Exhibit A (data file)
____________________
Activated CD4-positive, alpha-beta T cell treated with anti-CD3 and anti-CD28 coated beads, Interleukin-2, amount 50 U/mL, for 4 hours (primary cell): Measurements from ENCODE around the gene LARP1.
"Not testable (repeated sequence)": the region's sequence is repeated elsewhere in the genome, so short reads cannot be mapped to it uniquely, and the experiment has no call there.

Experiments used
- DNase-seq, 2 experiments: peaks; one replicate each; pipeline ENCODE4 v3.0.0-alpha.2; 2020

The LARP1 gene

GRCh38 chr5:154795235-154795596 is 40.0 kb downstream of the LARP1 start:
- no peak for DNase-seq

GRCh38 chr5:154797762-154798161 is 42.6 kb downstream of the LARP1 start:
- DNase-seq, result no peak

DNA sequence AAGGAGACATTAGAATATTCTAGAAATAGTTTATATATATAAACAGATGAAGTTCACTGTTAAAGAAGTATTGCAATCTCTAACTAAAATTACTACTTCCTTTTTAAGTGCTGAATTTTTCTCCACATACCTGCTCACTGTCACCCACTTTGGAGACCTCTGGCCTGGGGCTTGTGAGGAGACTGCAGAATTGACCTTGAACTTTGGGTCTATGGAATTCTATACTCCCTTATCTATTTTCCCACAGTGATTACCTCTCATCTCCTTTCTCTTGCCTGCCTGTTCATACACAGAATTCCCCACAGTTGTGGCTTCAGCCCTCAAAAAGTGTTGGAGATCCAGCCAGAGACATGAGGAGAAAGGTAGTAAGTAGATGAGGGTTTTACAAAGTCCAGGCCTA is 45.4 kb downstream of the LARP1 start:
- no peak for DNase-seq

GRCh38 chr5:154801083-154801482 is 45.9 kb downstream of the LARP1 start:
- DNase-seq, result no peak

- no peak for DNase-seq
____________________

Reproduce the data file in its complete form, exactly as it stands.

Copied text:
Activated CD4-positive, alpha-beta T cell treated with anti-CD3 and anti-CD28 coated beads, Interleukin-2, amount 50 U/mL, for 4 hours (primary cell): Measurements from ENCODE around the gene LARP1.
"Not testable (repeated sequence)": the region's sequence is repeated elsewhere in the genome, so short reads cannot be mapped to it uniquely, and the experiment has no call there.

Experiments used
- DNase-seq, 2 experiments: peaks; one replicate each; pipeline ENCODE4 v3.0.0-alpha.2; 2020

The LARP1 gene

GRCh38 chr5:154795235-154795596 is 40.0 kb downstream of the LARP1 start:
- no peak for DNase-seq

GRCh38 chr5:154797762-154798161 is 42.6 kb downstream of the LARP1 start:
- DNase-seq, result no peak

DNA sequence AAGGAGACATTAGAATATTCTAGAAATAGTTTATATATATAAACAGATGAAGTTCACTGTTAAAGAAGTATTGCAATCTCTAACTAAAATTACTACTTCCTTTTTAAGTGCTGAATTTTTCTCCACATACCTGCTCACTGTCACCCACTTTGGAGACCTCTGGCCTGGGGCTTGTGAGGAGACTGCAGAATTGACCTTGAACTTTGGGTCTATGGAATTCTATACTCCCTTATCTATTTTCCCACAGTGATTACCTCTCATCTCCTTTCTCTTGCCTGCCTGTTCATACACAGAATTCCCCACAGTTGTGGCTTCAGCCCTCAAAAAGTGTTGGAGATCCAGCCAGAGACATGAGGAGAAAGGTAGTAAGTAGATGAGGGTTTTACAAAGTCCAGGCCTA is 45.4 kb downstream of the LARP1 start:
- no peak for DNase-seq

GRCh38 chr5:154801083-154801482 is 45.9 kb downstream of the LARP1 start:
- DNase-seq, result no peak

- no peak for DNase-seq